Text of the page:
2 January 2012

Kenya Trailblazes in Mobile Money Transfer Services

The success of mobile money transfer by telecoms in Kenya has excited investors in Nigeria and Columbia to start rolling out similar services.

Kenya prides itself in the global pedestal as the world's largest mobile services financial hub, with almost 18 million people using their handsets to transact.

"The big size of the un-banked population in emerging economies makes it easy to develop and roll out new innovations via phones, adding value to potential consumers," said Telkom Kenya head of communications Angela Ng'ang'a.

According to Electronics Payment International, the number of un-banked people with mobile phones in developing countries is expected to grow to 1.7 billion by 2012.

Recent Central Bank of Kenya statistics indicate that the value of transactions done via mobile money transfer platforms stood at Sh919.22 billion as of June 2011, a 53.89 per cent increase from the same period last year.

In a year, the number of M-Pesa transactions increased from 251.25 million transactions to 364.06 million as at June 2011, compared with the previous year, representing a 44.90 per cent rise. The customer base increased by 72.40 per cent.

Currently, close to Sh2 billion is transferred daily via M-Pesa, accounting for only individual to individual transactions. The figure could double if corporate undertakings in the mobile money market platform are included.

The corporate affairs director at Safaricom, Nzioka Waita, highlighted the need for financial inclusion of the small customer as the real catalyst of developments in the money transfer industry.

The value transacted through smartcards over the same period stood at about Sh1 trillion. While this amount is higher, the rate of growth in mobile money is far higher, at 44.9 per cent, than that of smartcards at 22.06 per cent.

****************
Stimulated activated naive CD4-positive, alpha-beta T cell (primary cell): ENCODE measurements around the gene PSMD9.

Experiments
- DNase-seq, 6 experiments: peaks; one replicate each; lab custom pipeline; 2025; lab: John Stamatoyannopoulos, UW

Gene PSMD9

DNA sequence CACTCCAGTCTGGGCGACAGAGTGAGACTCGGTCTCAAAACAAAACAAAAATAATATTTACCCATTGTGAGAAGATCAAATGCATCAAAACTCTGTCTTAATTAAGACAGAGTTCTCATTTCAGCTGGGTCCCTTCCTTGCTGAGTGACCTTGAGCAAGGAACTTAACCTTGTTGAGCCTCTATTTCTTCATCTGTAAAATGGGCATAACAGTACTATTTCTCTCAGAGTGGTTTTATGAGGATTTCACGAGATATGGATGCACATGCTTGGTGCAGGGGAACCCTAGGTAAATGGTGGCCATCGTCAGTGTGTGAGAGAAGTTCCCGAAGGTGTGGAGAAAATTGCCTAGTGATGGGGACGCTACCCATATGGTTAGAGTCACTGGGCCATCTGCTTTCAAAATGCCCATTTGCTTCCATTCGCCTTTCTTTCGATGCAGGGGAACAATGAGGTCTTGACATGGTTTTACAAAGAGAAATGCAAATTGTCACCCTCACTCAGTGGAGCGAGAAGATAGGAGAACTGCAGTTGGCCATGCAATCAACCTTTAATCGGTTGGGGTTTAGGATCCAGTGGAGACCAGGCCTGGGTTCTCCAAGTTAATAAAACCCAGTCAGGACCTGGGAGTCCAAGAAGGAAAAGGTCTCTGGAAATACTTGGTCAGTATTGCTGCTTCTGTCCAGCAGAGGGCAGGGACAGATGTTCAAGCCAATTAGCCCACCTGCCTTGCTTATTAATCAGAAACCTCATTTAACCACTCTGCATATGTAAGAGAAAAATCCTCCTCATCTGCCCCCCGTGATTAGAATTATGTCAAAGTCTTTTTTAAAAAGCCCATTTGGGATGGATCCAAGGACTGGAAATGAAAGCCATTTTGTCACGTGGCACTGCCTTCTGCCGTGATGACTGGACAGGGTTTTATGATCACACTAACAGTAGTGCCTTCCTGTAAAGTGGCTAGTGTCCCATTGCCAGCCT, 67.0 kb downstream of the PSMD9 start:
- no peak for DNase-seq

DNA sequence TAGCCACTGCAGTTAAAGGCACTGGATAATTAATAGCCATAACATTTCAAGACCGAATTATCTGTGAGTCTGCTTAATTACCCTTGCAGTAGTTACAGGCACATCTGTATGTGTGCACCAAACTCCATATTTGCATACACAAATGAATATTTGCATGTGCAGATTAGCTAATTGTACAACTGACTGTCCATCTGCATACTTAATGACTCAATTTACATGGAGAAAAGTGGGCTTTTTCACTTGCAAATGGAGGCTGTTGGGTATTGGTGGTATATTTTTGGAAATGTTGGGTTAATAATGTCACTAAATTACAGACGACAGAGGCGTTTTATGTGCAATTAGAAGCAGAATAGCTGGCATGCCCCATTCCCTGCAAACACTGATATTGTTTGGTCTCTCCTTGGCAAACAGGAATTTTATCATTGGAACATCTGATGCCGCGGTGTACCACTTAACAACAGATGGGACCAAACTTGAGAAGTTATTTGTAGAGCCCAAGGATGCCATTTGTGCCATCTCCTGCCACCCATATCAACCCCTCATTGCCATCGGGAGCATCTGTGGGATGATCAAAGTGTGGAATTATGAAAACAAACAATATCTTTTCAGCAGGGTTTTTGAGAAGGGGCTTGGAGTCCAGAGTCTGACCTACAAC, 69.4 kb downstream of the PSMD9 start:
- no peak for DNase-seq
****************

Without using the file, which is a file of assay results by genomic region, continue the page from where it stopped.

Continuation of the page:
These advancements have encouraged other countries like South Africa and India to adopt the mobile money transfer model. Nigerian firm Paga has already started rolling out this service, hoping to register 15 million subscribers by year 2015.

All these developments are as a result of a realisation by companies offering financial products to include the low-end customer in their network. The call for financial inclusion of small income earners is slowly gaining momentum across Africa.

Just recently, a high level delegation of European and Asian executives from payment firm, Visa, made their way to Rwanda -- a country with less than 100,000 card holders and no more than three banks issuing credit cards.

Almost at the same time, MasterCard -- an American based firm -- entered into a partnership with EcoBank to bring plastic money to millions of people in 30 African countries.

Credit card companies are realising the unexploited potential of Africa's unbanked population and tapping into what seems to be a yawning gap for financial services.

"Our goal is the 86 per cent of Rwandese citizens who do not have access to banking services," said Visa Africa president Elizabeth Buse.

These firms may have reached a plateau of revenue collection in the West and they realise that the emerging markets are the next cash points.

Currently, Visa collects 57 per cent of its revenue from North America. However, by 2015, they want to make more than 50 per cent of their money from the rest of the world.

"We are looking at economies in Asia such as Japan and also turning to emerging markets," Visa's senior executive for Singapore, Mr Rene Ho, told Smart Company.

Columbia is also in the loop, enacting legislation to facilitate electronic money transfer using Kenya as its template of implementation. Service providers are moving away from the traditional bank-led business models.

Last year has been the year of partnerships to the expand the mobile money ecosystem.

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